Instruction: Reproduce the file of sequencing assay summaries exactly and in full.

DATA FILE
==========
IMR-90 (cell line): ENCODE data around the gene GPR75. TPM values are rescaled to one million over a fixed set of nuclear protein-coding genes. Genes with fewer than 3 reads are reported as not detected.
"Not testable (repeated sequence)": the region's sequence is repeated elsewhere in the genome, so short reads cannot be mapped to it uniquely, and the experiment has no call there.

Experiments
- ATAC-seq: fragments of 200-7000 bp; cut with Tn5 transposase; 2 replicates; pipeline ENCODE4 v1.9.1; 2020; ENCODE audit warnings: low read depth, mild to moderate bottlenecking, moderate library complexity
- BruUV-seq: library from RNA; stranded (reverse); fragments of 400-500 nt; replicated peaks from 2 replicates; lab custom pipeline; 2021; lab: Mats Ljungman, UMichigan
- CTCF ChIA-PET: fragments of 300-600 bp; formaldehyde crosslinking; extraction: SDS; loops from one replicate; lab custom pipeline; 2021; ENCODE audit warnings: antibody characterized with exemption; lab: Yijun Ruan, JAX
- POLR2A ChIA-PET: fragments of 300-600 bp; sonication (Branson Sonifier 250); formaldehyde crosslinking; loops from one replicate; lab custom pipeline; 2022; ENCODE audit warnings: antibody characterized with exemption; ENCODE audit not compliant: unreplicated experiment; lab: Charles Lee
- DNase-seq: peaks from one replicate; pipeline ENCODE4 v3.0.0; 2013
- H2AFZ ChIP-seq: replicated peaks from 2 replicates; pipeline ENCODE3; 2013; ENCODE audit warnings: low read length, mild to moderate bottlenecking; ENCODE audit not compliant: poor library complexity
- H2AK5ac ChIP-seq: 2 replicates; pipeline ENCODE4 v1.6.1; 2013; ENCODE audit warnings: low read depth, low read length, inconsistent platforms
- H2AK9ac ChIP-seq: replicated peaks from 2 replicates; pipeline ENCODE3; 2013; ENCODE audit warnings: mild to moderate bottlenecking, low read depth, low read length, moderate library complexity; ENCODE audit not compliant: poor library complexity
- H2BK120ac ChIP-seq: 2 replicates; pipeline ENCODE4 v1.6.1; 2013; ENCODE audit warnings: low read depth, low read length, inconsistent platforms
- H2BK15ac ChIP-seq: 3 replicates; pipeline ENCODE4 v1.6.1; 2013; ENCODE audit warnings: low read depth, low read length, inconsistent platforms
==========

IMR-90 (cell line): ENCODE data around the gene GPR75. TPM values are rescaled to one million over a fixed set of nuclear protein-coding genes. Genes with fewer than 3 reads are reported as not detected.
"Not testable (repeated sequence)": the region's sequence is repeated elsewhere in the genome, so short reads cannot be mapped to it uniquely, and the experiment has no call there.

Experiments
- ATAC-seq: fragments of 200-7000 bp; cut with Tn5 transposase; 2 replicates; pipeline ENCODE4 v1.9.1; 2020; ENCODE audit warnings: low read depth, mild to moderate bottlenecking, moderate library complexity
- BruUV-seq: library from RNA; stranded (reverse); fragments of 400-500 nt; replicated peaks from 2 replicates; lab custom pipeline; 2021; lab: Mats Ljungman, UMichigan
- CTCF ChIA-PET: fragments of 300-600 bp; formaldehyde crosslinking; extraction: SDS; loops from one replicate; lab custom pipeline; 2021; ENCODE audit warnings: antibody characterized with exemption; lab: Yijun Ruan, JAX
- POLR2A ChIA-PET: fragments of 300-600 bp; sonication (Branson Sonifier 250); formaldehyde crosslinking; loops from one replicate; lab custom pipeline; 2022; ENCODE audit warnings: antibody characterized with exemption; ENCODE audit not compliant: unreplicated experiment; lab: Charles Lee
- DNase-seq: peaks from one replicate; pipeline ENCODE4 v3.0.0; 2013
- H2AFZ ChIP-seq: replicated peaks from 2 replicates; pipeline ENCODE3; 2013; ENCODE audit warnings: low read length, mild to moderate bottlenecking; ENCODE audit not compliant: poor library complexity
- H2AK5ac ChIP-seq: 2 replicates; pipeline ENCODE4 v1.6.1; 2013; ENCODE audit warnings: low read depth, low read length, inconsistent platforms
- H2AK9ac ChIP-seq: replicated peaks from 2 replicates; pipeline ENCODE3; 2013; ENCODE audit warnings: mild to moderate bottlenecking, low read depth, low read length, moderate library complexity; ENCODE audit not compliant: poor library complexity
- H2BK120ac ChIP-seq: 2 replicates; pipeline ENCODE4 v1.6.1; 2013; ENCODE audit warnings: low read depth, low read length, inconsistent platforms
- H2BK15ac ChIP-seq: 3 replicates; pipeline ENCODE4 v1.6.1; 2013; ENCODE audit warnings: low read depth, low read length, inconsistent platforms